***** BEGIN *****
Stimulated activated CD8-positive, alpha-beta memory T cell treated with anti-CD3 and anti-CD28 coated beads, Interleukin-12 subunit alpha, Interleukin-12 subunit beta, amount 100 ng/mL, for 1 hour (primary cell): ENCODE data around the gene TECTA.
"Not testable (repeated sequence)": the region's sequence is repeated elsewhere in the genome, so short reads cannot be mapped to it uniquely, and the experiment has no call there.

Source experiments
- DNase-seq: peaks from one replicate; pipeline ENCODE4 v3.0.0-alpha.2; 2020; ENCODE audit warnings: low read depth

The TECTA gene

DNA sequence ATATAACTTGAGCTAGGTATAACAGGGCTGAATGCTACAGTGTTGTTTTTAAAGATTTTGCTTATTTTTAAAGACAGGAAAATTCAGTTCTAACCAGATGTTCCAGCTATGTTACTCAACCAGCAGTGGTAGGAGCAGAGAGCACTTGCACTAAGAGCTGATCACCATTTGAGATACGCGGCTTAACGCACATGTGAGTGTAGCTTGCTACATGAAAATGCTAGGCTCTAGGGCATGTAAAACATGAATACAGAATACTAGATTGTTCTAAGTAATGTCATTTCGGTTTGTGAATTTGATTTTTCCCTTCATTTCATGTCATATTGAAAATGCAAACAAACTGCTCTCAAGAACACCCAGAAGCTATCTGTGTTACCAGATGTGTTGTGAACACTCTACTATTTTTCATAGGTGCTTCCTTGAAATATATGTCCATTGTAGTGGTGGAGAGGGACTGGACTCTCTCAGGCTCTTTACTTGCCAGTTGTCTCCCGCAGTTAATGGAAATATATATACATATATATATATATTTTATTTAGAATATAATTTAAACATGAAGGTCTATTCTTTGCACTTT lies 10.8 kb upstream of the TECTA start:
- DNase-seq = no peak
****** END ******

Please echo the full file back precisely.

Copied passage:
Stimulated activated CD8-positive, alpha-beta memory T cell treated with anti-CD3 and anti-CD28 coated beads, Interleukin-12 subunit alpha, Interleukin-12 subunit beta, amount 100 ng/mL, for 1 hour (primary cell): ENCODE data around the gene TECTA.
"Not testable (repeated sequence)": the region's sequence is repeated elsewhere in the genome, so short reads cannot be mapped to it uniquely, and the experiment has no call there.

Source experiments
- DNase-seq: peaks from one replicate; pipeline ENCODE4 v3.0.0-alpha.2; 2020; ENCODE audit warnings: low read depth

The TECTA gene

DNA sequence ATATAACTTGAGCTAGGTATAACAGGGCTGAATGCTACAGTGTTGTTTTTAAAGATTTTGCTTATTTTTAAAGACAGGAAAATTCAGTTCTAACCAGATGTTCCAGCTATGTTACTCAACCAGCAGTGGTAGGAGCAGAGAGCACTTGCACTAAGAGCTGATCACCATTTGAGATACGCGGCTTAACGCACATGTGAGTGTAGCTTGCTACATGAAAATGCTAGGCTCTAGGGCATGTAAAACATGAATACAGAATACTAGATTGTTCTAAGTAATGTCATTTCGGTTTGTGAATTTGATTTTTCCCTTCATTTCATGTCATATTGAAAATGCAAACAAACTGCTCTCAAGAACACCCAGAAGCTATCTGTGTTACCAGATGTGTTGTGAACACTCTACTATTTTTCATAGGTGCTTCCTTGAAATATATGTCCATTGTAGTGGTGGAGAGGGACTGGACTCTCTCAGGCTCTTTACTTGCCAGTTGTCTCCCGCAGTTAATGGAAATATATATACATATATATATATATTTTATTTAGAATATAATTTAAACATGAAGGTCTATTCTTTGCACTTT lies 10.8 kb upstream of the TECTA start:
- DNase-seq = no peak